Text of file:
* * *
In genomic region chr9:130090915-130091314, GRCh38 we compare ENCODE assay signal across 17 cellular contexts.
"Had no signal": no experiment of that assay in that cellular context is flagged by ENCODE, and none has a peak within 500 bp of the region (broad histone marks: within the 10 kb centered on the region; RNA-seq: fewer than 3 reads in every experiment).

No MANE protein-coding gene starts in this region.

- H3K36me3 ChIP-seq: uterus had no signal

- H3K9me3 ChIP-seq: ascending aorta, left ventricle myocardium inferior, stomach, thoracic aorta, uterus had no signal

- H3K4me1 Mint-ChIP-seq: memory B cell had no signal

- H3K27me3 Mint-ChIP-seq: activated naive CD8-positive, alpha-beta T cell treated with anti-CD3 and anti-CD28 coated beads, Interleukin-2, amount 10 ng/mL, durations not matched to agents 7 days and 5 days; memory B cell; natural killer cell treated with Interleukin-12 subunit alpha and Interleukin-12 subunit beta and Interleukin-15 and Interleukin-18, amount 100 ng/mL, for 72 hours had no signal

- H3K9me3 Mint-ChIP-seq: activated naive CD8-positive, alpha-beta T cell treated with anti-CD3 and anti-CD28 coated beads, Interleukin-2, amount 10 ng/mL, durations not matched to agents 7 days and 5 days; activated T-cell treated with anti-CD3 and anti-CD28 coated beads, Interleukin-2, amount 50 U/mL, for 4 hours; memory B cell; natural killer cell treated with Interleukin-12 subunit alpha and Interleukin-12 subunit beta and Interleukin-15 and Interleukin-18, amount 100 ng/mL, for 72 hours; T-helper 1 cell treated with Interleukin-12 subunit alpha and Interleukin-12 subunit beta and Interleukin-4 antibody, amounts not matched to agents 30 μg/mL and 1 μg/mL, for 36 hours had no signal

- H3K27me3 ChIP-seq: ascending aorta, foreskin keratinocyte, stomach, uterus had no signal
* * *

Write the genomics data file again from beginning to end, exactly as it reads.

In genomic region chr9:130090915-130091314, GRCh38 we compare ENCODE assay signal across 17 cellular contexts.
"Had no signal": no experiment of that assay in that cellular context is flagged by ENCODE, and none has a peak within 500 bp of the region (broad histone marks: within the 10 kb centered on the region; RNA-seq: fewer than 3 reads in every experiment).

No MANE protein-coding gene starts in this region.

- H3K36me3 ChIP-seq: uterus had no signal

- H3K9me3 ChIP-seq: ascending aorta, left ventricle myocardium inferior, stomach, thoracic aorta, uterus had no signal

- H3K4me1 Mint-ChIP-seq: memory B cell had no signal

- H3K27me3 Mint-ChIP-seq: activated naive CD8-positive, alpha-beta T cell treated with anti-CD3 and anti-CD28 coated beads, Interleukin-2, amount 10 ng/mL, durations not matched to agents 7 days and 5 days; memory B cell; natural killer cell treated with Interleukin-12 subunit alpha and Interleukin-12 subunit beta and Interleukin-15 and Interleukin-18, amount 100 ng/mL, for 72 hours had no signal

- H3K9me3 Mint-ChIP-seq: activated naive CD8-positive, alpha-beta T cell treated with anti-CD3 and anti-CD28 coated beads, Interleukin-2, amount 10 ng/mL, durations not matched to agents 7 days and 5 days; activated T-cell treated with anti-CD3 and anti-CD28 coated beads, Interleukin-2, amount 50 U/mL, for 4 hours; memory B cell; natural killer cell treated with Interleukin-12 subunit alpha and Interleukin-12 subunit beta and Interleukin-15 and Interleukin-18, amount 100 ng/mL, for 72 hours; T-helper 1 cell treated with Interleukin-12 subunit alpha and Interleukin-12 subunit beta and Interleukin-4 antibody, amounts not matched to agents 30 μg/mL and 1 μg/mL, for 36 hours had no signal

- H3K27me3 ChIP-seq: ascending aorta, foreskin keratinocyte, stomach, uterus had no signal